Essential New Music: Reinier van Houdt’s “Drift Nowhere Past/The Adventure Of Sleep”

Reinier van Houdt is best known as an interpreter of new piano music, in which capacity he has performed compositions by Alvin Lucier, John Cage, Michael Pisaro and Robert Ashley. He’s also a key member of Current 93, the experimental collective helmed by mystical songwriter David Tibet. But van Houdt isn’t just a facilitator and communicator of other people’s visions. He also creates his own music, which delves deeply into the matter of making the ineffable palpable. 

The genesis of Drift Nowhere Past/The Adventure Of Sleep was Erstwhile Records proprietor Jon Abbey’s response to the initial COVID lockdown. Confronted with the impossibility of planning a concert festival and the awareness that many artists were cut off from their usual opportunities to perform, Abbey instituted an online festival to present newly commissioned sound art that defied the moment’s isolation. Over a span of six months, beginning on March 20, AMPLIFY 2020: quarantine published 240 pieces, which can still be accessed via Bandcamp and the event’s Facebook and blog pages.

One of the first—and ultimately most prolific—contributors was van Houdt. His six offerings felt like bulletins from a space bounded, on one hand, by the unreality of the pandemic and humanity’s reaction to it, and on the other, by a zone of untouchable mystery that defied the ugly facts of life and death on the ground. They added up to about 74 minutes of music, which fits nicely on a CD. But when Elsewhere Records first determined to compile Drift Nowhere Past, the label also asked van Houdt to make a counterpart recording. The development of that follow-up corresponded with the liberating summer of 2021 and the subsequent, Delta- and Omicron-driven lockdown episodes.

On March 22, just two days after AMPLIFY 2020:quarantine went live, van Houdt submitted his first installment. If the track “Drift Nowhere Past” hadn’t been so compelling, the story might have stopped there. It opens with two alternating piano notes, which course throughout the piece. Gradually, other sounds appear: a third piano note, some outdoor traffic sounds, a tolling bell, a woman singing and speaking to herself in French. Although the piano asserts a rhythm, the music feels quite still, as though the atmosphere had vanished, but somehow left perceivable sound behind. Near the piece’s end, nameless dissonances swell, ending the music on a note of apprehension. What comes next? At the time, no one had any idea, but I know that when van Houdt delivered a second track exactly one month later, I was pleased to have the chance to find out what else he’d made out of, to use his words, “what I played, listened to, recorded, played back, read, watched, heard or imagined” during another month of quarantine.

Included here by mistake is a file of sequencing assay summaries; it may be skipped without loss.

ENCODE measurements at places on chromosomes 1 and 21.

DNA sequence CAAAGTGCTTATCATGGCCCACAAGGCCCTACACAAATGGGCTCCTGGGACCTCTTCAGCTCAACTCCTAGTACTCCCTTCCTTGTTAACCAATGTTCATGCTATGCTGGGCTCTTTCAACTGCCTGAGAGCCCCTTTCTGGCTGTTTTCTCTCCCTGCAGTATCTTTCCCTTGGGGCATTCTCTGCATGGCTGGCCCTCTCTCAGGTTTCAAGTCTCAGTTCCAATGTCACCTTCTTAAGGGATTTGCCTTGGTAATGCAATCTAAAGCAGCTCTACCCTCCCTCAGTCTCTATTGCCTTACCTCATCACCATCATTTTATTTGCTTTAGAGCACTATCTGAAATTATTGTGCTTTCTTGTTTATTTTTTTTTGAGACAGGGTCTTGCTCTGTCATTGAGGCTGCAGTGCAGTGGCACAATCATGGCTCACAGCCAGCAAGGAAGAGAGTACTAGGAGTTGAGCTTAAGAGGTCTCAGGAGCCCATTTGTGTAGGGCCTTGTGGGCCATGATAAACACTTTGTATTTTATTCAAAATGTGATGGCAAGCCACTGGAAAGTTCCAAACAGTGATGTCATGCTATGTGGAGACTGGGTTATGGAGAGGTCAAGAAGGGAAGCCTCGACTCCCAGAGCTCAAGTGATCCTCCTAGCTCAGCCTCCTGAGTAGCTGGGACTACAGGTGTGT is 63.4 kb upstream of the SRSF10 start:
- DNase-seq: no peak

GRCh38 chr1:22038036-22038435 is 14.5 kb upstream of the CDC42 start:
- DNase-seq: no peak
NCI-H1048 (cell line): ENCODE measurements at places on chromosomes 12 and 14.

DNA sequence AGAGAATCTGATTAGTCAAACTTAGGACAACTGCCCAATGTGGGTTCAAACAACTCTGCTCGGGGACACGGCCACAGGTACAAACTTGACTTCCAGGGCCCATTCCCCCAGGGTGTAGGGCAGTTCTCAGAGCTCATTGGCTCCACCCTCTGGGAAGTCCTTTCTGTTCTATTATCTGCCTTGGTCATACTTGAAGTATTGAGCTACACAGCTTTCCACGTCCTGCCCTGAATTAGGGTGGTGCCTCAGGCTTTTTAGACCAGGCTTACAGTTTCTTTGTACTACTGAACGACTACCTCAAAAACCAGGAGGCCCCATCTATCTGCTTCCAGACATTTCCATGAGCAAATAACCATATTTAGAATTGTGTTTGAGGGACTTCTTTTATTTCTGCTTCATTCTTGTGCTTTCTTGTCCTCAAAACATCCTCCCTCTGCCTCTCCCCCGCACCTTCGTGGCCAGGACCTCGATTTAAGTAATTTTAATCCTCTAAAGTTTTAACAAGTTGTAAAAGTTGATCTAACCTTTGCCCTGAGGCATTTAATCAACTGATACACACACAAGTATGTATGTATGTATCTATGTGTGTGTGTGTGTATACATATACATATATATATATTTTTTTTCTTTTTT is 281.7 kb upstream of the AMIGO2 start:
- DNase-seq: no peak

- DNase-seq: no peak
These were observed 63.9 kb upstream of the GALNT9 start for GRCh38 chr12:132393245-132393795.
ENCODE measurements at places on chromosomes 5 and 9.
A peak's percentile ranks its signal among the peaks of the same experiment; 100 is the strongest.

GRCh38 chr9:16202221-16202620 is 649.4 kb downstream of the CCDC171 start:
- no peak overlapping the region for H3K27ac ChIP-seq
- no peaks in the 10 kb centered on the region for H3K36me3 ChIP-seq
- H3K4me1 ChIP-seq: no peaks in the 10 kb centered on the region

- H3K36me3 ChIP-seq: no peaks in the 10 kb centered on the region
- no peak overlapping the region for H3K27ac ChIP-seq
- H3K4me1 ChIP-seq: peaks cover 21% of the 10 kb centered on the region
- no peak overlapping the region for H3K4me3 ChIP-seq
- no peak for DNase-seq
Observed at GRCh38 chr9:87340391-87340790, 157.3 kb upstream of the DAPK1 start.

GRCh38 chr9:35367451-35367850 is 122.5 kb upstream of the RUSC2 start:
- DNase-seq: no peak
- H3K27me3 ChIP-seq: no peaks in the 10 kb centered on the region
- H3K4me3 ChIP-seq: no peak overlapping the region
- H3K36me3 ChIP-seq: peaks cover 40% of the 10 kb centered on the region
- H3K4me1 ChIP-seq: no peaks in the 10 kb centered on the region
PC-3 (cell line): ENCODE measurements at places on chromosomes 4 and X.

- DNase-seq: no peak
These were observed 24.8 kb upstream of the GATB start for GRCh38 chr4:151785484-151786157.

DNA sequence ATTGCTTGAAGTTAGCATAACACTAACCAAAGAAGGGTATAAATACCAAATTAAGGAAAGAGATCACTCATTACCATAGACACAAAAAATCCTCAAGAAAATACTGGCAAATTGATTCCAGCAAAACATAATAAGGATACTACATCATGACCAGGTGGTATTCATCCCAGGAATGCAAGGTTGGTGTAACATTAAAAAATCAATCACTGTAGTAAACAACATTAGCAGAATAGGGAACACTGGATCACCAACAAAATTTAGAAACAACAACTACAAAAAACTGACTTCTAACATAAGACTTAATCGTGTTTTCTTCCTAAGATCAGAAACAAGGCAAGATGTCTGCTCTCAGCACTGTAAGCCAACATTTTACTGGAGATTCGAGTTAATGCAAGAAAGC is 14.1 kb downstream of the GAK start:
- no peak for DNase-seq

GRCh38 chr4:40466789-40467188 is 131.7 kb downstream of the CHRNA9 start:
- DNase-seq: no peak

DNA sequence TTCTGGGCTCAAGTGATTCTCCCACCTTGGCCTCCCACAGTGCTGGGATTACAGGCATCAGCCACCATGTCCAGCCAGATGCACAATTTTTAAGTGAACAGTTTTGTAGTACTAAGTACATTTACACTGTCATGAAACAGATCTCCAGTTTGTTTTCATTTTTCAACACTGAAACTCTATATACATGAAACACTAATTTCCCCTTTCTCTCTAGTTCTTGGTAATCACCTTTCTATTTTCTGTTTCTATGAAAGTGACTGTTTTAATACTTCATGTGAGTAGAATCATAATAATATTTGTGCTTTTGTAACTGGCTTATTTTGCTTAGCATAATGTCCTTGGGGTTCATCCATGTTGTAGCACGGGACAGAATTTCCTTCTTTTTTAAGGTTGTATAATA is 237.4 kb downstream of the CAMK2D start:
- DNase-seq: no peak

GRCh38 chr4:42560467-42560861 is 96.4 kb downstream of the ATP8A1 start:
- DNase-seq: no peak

That next report, “Friction Sleep Maze,” begins with threads of synthetic sound pushing like worms through an airless void. But if van Houdt was still stuck in the house, his mind was not. A sequence of sampled creaks, groans and voices drift by, while van Houdt picks out notes that seem to get bumped aside by the flotsam. At one point, his own playing is pushed away by someone else’s piano recording, as though we’re listening in on a moment of solitary. Even when you’re locked in, the work continues.

Each track on Drift Nowhere Past is a world unto itself, but the cumulative effect is like re-reading a series of letters sent during a time of trial. They share the writer’s mundane musings, emotional extremes and considered recommendations, bringing you closer to the author and the time, but you always know that you’re remembering. 

The Adventure Of Sleep uses similar elements, but it doesn’t feel the same. Nor should it, since it was made in conscious response to the AMPLIFY tracks. He may have been working in another time of confinement, but van Houdt did so with the complicating knowledge that quarantine can be survived, and eased, and reinstituted. This pushed van Houdt deeper into the material, but also infused it with a sense of self-observation. For instance, on “A Stitch In Time” (the first of the album’s four parts), van Houdt’s piano is situated in the background, like a representative of unconscious awareness while the composer sets his mind to manipulating collected delineations of time and mystery in the foreground.

The Adventure Of Sleep is less than half the length of its counterpart. This brevity may be an acknowledgement that if, when you’re first going through something, you need to process it at length. When you’ve learned what you need to get you through it, however, you become more concerned with the efficient and effective use of your tools. As van Houdt has honed his facilities, the music’s quiet power has only grown.

—Bill Meyer